Use energy drinks moderately

By Ms. Marie Berberea (TRADOC)March 10, 2011

(Photo Credit: U.S. Army) VIEW ORIGINAL

FORT SILL, Okla.-- Coffee and cigarettes are becoming former staples of the military. Smoking cessation classes are working to decrease the smoking population, and in the meantime another drink has started replacing the ol' cup of Joe. They're called energy drinks.

"Most of our Soldiers are relatively young and the (energy drink) marketing campaign aggressively targets that age group," said Dr. Michelle Val, Family Medical Home One officer in charge.

While the effects of this new trend are being studied, the drinks promise refreshing ways to gain mental focus, stamina and added herbal supplements that are good for you.

One energy drink producer states its product's ingredients are also available in every day foods - like broccoli, avocados, bananas and apples - or already in you, suggesting they are just as good for the consumer. Val said this marketing is deceptive, and those looking for good nutrition need to look no further than the produce aisle.

"There's a lot of things that are in vegetables and fruit that are very beneficial to include water, fiber and antioxidants that you can't package. And, I think it's misleading people to believe they can get the same thing that's in a fruit or a vegetable in an energy drink when really they're better off eating the fruits and the vegetables."

The extra boost can be helpful to the Soldiers working long hours but it can also create a cycle that's hard to get out of. Capt. Kevin Morgan, G3-5 Shop operations officer, said he uses energy drinks for long drives or when he really needs to focus, but not on a daily basis.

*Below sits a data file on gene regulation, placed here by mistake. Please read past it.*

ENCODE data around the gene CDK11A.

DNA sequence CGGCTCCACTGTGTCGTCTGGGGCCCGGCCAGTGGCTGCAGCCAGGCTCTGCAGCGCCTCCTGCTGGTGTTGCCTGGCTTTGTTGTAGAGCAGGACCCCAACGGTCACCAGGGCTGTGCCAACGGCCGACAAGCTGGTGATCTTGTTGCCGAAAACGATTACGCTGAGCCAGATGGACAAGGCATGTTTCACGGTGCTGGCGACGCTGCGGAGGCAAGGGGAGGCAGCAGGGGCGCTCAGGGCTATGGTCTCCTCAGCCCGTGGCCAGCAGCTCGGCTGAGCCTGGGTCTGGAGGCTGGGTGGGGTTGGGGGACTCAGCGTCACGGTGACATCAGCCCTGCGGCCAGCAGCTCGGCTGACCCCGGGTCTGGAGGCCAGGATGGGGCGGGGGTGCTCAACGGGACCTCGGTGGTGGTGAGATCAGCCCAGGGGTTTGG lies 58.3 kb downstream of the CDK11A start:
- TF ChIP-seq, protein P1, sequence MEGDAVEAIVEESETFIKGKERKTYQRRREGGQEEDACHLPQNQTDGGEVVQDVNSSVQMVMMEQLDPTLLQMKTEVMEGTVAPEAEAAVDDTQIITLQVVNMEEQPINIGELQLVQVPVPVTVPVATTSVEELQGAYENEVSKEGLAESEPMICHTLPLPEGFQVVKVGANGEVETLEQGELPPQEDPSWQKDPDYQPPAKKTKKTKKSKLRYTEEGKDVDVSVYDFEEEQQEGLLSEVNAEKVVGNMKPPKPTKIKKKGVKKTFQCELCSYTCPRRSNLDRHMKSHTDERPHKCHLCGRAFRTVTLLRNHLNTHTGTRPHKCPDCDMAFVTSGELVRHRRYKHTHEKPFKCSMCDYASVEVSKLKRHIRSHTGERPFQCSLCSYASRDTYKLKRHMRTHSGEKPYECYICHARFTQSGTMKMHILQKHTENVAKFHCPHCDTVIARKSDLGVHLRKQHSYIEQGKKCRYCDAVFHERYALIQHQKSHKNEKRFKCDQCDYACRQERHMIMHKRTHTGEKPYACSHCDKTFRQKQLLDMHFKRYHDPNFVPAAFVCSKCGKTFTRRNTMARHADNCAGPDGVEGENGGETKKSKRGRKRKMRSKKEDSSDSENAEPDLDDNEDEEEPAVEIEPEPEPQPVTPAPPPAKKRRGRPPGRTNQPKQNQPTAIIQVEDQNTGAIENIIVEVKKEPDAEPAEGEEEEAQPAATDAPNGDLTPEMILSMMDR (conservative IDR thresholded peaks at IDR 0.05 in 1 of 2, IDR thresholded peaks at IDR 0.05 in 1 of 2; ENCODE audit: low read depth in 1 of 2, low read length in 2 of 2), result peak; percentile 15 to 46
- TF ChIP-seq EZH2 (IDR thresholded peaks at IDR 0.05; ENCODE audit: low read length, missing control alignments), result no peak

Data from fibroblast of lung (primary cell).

"A lot of Soldiers will stay up late at night playing video games and then try to compensate by drinking energy drinks thinking they can function, but they're cognitive abilities are very much impaired from what they would be getting if they had good nutrition and good sleep habits."

Val said using energy drinks into the afternoon can also keep the person up into the wee hours because caffeine has a half life of up to six hours. For example, if a person drinks about 200 mg of caffeine, six hours later they can still have 100 mg of caffeine in their system.

Since energy drinks first came out, some brands have increased their serving size. Several of the brands offer 24 ounces of liquid energy in one serving. Val said while caffeine is not the enemy, high doses may be.

"Kids who drink this on a regular basis actually meet the criteria for attention-deficit hyperactivity disorder just based on our symptom list. So you can imagine what it's doing to Soldiers who are out there drinking a couple of these a day, and they're not able to focus," said Val.

She said when too much caffeine is consumed the person can feel restless, irritable and fidgety. It can also increase the amount of adrenaline produced in the body causing his or her heart rate to increase and blood pressure to go up.

"I see quite a few Soldiers who have a resting heart rate of 120 and that's not normal. Many times it can be just related to excessive caffeine intake," said Val.

She said caffeine does have a diuretic effect, but it's more so among people who aren't habitually using energy drinks or for someone who is abstaining from it for a week or so.

"It does increase the urine output. With increased urine output you could say there's increased risk for dehydration and heat-related injuries. For people who drink caffeine every day though they become tolerant to those effects so it's really not noticeable unless they're going past their daily dose and hitting those high doses," said Val.

For those who are trying to cut back on the energy drinks, they may see some symptoms of withdrawal such as headaches. Val suggests switching to lower doses of caffeine to slowly wean yourself off. And, while she's not saying energy drinks are bad, she believes they don't need to be used to excess.

"Caffeine is a drug just like any other. The key is moderation as it is with everything else. Moderation in terms of one small energy drink less than 100 mg of caffeine a day or one cup of coffee a day."

Val said Soldiers and others don't really need to spend the extra money to get a boost of energy. Her prescription is simple: water and exercise.